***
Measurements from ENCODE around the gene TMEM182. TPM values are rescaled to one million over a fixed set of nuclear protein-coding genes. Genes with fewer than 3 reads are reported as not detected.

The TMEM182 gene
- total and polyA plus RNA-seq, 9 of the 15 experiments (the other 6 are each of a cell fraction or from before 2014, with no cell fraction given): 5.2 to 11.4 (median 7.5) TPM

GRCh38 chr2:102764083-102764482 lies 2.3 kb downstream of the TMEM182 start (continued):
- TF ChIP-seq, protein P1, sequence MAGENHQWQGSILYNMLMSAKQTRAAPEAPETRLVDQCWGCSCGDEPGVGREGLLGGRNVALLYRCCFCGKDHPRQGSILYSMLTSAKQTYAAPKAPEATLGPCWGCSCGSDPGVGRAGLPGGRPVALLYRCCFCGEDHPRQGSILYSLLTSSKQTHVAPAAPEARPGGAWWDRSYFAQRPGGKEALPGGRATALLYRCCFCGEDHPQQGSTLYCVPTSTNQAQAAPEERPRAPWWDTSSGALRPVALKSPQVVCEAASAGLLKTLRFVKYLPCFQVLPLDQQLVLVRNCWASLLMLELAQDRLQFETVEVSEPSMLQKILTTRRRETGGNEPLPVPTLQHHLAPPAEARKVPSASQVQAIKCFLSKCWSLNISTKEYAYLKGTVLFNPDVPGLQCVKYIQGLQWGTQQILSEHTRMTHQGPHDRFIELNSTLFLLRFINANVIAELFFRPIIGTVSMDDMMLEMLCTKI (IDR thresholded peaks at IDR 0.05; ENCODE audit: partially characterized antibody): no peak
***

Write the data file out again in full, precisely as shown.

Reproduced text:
Measurements from ENCODE around the gene TMEM182. TPM values are rescaled to one million over a fixed set of nuclear protein-coding genes. Genes with fewer than 3 reads are reported as not detected.

The TMEM182 gene
- total and polyA plus RNA-seq, 9 of the 15 experiments (the other 6 are each of a cell fraction or from before 2014, with no cell fraction given): 5.2 to 11.4 (median 7.5) TPM

GRCh38 chr2:102764083-102764482 lies 2.3 kb downstream of the TMEM182 start (continued):
- TF ChIP-seq, protein P1, sequence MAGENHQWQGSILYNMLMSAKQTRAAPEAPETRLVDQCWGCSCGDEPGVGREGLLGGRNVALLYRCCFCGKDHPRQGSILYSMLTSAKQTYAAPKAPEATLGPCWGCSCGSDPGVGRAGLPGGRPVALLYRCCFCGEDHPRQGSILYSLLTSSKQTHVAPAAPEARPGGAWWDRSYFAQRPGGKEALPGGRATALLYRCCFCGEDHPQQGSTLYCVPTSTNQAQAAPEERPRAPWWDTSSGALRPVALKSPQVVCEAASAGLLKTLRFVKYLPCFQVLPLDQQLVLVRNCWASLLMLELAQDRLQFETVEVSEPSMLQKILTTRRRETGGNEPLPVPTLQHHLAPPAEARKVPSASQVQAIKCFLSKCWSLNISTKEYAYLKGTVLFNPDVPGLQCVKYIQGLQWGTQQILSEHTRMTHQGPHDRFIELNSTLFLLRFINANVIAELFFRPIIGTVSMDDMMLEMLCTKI (IDR thresholded peaks at IDR 0.05; ENCODE audit: partially characterized antibody): no peak